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Sexual dimorphism and rapid turnover in gene expression in pre-reproductive seedlings of a dioecious herb.

Authors
  • Cossard, Guillaume G1
  • Toups, Melissa A1, 2
  • Pannell, John R1
  • 1 Department of Ecology and Evolution, Biophore Building, University of Lausanne, Lausanne, Switzerland. , (Switzerland)
  • 2 Institute of Science and Technology Austria, Klosterneuburg, Austria. , (Austria)
Type
Published Article
Journal
Annals of Botany
Publisher
Oxford University Press
Publication Date
Jul 08, 2019
Volume
123
Issue
7
Pages
1119–1131
Identifiers
DOI: 10.1093/aob/mcy183
PMID: 30289430
Source
Medline
Keywords
Language
English
License
Unknown

Abstract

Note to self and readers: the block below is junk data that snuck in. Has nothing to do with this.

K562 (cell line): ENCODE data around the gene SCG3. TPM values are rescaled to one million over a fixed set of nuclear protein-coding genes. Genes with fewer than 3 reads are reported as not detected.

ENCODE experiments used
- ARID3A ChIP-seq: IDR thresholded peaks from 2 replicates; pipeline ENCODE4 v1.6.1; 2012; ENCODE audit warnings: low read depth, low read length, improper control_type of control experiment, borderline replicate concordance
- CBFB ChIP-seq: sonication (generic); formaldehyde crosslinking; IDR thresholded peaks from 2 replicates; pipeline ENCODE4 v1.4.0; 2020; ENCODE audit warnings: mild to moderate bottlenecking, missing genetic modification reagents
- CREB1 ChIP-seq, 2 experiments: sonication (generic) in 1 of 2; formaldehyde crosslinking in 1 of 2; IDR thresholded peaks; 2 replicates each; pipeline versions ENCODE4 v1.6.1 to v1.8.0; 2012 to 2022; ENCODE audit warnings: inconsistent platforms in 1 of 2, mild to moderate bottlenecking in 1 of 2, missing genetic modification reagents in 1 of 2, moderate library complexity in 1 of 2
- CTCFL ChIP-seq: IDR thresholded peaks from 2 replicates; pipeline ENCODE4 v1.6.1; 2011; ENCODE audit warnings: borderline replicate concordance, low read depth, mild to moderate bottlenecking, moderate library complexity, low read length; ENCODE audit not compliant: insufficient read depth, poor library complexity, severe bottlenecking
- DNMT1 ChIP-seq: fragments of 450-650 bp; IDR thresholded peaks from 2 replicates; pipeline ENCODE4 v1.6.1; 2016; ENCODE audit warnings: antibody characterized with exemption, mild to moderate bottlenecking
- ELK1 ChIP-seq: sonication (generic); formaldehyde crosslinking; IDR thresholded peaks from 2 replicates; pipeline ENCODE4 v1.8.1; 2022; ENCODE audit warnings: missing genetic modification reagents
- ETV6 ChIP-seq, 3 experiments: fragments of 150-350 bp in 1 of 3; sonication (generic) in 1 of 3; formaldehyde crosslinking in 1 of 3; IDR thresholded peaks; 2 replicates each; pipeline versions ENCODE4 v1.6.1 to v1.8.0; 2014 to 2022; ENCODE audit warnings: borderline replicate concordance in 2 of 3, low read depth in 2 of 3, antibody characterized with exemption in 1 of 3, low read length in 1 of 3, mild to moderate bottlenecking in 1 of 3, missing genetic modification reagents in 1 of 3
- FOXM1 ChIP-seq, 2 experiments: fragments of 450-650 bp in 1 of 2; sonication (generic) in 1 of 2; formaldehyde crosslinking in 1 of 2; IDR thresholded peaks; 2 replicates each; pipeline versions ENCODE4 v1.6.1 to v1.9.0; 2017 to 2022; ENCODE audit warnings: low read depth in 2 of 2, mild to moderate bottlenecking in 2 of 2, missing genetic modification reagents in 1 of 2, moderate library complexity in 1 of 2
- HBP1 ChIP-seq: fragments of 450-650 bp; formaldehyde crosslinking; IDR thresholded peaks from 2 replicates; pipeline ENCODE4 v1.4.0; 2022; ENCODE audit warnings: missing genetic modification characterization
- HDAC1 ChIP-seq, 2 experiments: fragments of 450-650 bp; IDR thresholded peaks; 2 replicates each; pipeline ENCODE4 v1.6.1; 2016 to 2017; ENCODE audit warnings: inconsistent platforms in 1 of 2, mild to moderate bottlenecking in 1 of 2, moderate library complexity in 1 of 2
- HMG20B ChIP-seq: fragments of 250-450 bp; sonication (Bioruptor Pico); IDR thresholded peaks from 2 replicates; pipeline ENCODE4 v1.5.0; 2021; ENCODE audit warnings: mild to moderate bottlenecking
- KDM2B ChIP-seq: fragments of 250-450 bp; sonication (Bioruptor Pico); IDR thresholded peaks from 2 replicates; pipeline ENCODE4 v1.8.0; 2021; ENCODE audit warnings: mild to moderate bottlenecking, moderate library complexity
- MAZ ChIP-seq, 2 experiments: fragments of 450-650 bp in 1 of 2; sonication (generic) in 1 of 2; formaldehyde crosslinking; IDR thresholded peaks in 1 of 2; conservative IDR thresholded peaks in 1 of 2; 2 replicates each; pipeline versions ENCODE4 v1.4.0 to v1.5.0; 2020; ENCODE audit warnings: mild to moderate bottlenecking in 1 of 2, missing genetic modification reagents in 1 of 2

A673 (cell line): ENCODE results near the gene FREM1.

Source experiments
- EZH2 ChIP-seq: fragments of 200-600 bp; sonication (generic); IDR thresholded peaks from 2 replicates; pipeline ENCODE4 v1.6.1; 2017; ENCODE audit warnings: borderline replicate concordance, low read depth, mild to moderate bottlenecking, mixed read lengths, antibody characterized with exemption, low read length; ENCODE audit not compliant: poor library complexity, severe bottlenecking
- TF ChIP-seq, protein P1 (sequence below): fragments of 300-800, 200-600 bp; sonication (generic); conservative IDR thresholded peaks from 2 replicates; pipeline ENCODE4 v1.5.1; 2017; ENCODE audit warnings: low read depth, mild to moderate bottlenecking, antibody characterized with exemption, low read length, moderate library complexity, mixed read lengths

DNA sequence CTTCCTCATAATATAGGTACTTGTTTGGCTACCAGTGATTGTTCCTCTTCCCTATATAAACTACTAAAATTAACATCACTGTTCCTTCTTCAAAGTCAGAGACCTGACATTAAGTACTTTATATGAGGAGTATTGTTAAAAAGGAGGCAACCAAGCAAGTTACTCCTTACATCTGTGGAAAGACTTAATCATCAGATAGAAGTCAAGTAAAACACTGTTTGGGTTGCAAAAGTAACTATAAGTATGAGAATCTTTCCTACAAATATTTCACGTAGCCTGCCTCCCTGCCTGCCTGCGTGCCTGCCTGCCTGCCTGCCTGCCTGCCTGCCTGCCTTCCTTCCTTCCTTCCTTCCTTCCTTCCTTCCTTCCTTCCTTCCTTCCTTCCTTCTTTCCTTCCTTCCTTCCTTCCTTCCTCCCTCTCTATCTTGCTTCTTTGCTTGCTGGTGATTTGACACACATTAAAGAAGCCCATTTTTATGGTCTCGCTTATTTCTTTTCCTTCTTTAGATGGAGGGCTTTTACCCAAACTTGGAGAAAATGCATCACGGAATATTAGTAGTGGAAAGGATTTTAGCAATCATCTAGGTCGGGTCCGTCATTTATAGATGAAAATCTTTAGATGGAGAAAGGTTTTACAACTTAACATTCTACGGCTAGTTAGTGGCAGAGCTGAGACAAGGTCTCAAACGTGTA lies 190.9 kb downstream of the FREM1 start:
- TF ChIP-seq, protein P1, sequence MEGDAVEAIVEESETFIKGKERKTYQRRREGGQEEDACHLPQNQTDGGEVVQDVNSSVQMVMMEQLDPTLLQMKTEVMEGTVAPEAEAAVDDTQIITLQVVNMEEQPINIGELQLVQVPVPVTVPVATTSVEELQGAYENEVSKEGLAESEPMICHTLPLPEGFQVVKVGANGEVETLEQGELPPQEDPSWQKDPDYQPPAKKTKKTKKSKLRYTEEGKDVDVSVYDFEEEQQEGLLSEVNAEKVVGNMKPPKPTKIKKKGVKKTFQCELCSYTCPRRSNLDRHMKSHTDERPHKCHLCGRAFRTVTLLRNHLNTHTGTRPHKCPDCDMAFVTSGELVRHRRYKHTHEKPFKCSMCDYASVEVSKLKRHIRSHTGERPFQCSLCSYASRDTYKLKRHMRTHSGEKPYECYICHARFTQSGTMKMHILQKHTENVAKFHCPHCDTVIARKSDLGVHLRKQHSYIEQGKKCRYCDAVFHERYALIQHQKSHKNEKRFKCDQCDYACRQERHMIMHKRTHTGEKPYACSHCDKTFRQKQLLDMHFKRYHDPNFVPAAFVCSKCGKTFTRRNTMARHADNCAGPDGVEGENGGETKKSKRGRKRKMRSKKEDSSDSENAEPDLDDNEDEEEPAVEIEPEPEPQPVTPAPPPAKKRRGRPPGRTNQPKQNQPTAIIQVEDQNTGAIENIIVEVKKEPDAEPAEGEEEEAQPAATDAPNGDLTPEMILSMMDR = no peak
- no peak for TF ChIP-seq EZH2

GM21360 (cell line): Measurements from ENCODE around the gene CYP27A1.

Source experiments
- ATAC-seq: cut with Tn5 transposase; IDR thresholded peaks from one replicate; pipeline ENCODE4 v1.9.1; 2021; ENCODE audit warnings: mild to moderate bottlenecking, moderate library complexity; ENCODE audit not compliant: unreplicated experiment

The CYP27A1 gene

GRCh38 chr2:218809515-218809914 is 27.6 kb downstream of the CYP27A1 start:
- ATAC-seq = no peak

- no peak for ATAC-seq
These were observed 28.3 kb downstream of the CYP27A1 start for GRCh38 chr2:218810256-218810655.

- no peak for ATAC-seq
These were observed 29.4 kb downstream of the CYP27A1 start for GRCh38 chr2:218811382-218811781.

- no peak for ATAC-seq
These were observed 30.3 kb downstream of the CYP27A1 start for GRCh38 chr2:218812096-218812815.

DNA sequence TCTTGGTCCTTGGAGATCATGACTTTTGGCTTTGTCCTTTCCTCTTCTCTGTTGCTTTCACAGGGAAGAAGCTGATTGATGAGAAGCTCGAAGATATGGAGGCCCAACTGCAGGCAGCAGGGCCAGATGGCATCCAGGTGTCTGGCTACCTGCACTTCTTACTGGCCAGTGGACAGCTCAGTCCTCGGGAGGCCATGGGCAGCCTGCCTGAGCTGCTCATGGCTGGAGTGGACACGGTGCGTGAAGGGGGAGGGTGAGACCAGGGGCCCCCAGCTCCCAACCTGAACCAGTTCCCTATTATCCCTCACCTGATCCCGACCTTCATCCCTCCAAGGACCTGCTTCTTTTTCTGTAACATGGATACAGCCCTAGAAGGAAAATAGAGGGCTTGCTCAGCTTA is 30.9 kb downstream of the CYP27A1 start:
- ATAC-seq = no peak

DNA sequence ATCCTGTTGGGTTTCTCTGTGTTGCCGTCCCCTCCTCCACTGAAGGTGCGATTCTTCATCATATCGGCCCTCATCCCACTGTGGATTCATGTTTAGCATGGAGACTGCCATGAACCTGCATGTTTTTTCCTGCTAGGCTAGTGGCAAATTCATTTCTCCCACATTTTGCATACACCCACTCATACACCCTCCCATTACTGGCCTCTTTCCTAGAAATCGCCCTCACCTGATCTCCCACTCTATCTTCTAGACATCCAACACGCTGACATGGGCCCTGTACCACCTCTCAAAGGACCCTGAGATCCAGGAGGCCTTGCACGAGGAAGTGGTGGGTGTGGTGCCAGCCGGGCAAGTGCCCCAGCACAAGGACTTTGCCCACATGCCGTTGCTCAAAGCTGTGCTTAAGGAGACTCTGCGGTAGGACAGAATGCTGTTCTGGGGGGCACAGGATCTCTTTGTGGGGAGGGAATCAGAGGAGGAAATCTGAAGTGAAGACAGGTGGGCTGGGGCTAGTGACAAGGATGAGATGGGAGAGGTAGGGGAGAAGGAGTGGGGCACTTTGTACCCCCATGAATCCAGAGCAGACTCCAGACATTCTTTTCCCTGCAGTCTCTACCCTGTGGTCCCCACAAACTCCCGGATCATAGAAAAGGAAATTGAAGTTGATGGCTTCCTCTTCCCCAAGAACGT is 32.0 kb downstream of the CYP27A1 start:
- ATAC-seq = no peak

Sexual dimorphism in morphology, physiology or life history traits is common in dioecious plants at reproductive maturity, but it is typically inconspicuous or absent in juveniles. Although plants of different sexes probably begin to diverge in gene expression both before their reproduction commences and before dimorphism becomes readily apparent, to our knowledge transcriptome-wide differential gene expression has yet to be demonstrated for any angiosperm species. The present study documents differences in gene expression in both above- and below-ground tissues of early pre-reproductive individuals of the wind-pollinated dioecious annual herb, Mercurialis annua, which otherwise shows clear sexual dimorphism only at the adult stage. Whereas males and females differed in their gene expression at the first leaf stage, sex-biased gene expression peaked just prior to, and after, flowering, as might be expected if sexual dimorphism is partly a response to differential costs of reproduction. Sex-biased genes were over-represented among putative sex-linked genes in M. annua but showed no evidence for more rapid evolution than unbiased genes. Sex-biased gene expression in M. annua occurs as early as the first whorl of leaves is produced, is highly dynamic during plant development and varies substantially between vegetative tissues. © The Author(s) 2018. Published by Oxford University Press on behalf of the Annals of Botany Company. All rights reserved. For permissions, please e-mail: [email protected]

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